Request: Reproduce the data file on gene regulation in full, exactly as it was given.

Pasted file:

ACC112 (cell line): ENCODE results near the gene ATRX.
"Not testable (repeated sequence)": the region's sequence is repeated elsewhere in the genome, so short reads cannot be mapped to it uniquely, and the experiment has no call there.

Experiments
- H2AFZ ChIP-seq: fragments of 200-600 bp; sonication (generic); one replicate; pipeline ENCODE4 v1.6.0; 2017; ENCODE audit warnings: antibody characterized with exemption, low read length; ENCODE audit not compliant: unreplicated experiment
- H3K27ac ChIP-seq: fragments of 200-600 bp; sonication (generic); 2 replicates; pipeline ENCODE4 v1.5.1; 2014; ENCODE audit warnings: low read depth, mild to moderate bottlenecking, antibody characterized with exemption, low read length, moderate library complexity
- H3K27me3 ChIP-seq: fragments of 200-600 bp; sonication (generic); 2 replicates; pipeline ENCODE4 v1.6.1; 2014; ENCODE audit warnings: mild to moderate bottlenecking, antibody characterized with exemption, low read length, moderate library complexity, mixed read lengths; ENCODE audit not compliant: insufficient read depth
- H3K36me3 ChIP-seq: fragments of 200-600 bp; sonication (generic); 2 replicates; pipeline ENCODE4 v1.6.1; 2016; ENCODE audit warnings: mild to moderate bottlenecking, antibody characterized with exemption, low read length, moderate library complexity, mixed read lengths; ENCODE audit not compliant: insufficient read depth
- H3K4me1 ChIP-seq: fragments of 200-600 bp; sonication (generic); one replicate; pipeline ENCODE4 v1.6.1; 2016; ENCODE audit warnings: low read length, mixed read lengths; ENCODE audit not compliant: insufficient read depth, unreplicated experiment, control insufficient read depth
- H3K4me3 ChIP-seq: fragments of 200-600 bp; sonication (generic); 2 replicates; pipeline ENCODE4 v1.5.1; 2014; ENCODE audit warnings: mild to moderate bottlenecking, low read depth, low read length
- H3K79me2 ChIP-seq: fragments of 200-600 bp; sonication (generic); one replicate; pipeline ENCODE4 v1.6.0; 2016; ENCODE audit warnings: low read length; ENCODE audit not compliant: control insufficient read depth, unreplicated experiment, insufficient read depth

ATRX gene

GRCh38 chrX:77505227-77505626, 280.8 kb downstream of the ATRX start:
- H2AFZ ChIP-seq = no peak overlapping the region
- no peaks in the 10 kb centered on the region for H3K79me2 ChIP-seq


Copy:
ACC112 (cell line): ENCODE results near the gene ATRX.
"Not testable (repeated sequence)": the region's sequence is repeated elsewhere in the genome, so short reads cannot be mapped to it uniquely, and the experiment has no call there.

Experiments
- H2AFZ ChIP-seq: fragments of 200-600 bp; sonication (generic); one replicate; pipeline ENCODE4 v1.6.0; 2017; ENCODE audit warnings: antibody characterized with exemption, low read length; ENCODE audit not compliant: unreplicated experiment
- H3K27ac ChIP-seq: fragments of 200-600 bp; sonication (generic); 2 replicates; pipeline ENCODE4 v1.5.1; 2014; ENCODE audit warnings: low read depth, mild to moderate bottlenecking, antibody characterized with exemption, low read length, moderate library complexity
- H3K27me3 ChIP-seq: fragments of 200-600 bp; sonication (generic); 2 replicates; pipeline ENCODE4 v1.6.1; 2014; ENCODE audit warnings: mild to moderate bottlenecking, antibody characterized with exemption, low read length, moderate library complexity, mixed read lengths; ENCODE audit not compliant: insufficient read depth
- H3K36me3 ChIP-seq: fragments of 200-600 bp; sonication (generic); 2 replicates; pipeline ENCODE4 v1.6.1; 2016; ENCODE audit warnings: mild to moderate bottlenecking, antibody characterized with exemption, low read length, moderate library complexity, mixed read lengths; ENCODE audit not compliant: insufficient read depth
- H3K4me1 ChIP-seq: fragments of 200-600 bp; sonication (generic); one replicate; pipeline ENCODE4 v1.6.1; 2016; ENCODE audit warnings: low read length, mixed read lengths; ENCODE audit not compliant: insufficient read depth, unreplicated experiment, control insufficient read depth
- H3K4me3 ChIP-seq: fragments of 200-600 bp; sonication (generic); 2 replicates; pipeline ENCODE4 v1.5.1; 2014; ENCODE audit warnings: mild to moderate bottlenecking, low read depth, low read length
- H3K79me2 ChIP-seq: fragments of 200-600 bp; sonication (generic); one replicate; pipeline ENCODE4 v1.6.0; 2016; ENCODE audit warnings: low read length; ENCODE audit not compliant: control insufficient read depth, unreplicated experiment, insufficient read depth

ATRX gene

GRCh38 chrX:77505227-77505626, 280.8 kb downstream of the ATRX start:
- H2AFZ ChIP-seq = no peak overlapping the region
- no peaks in the 10 kb centered on the region for H3K79me2 ChIP-seq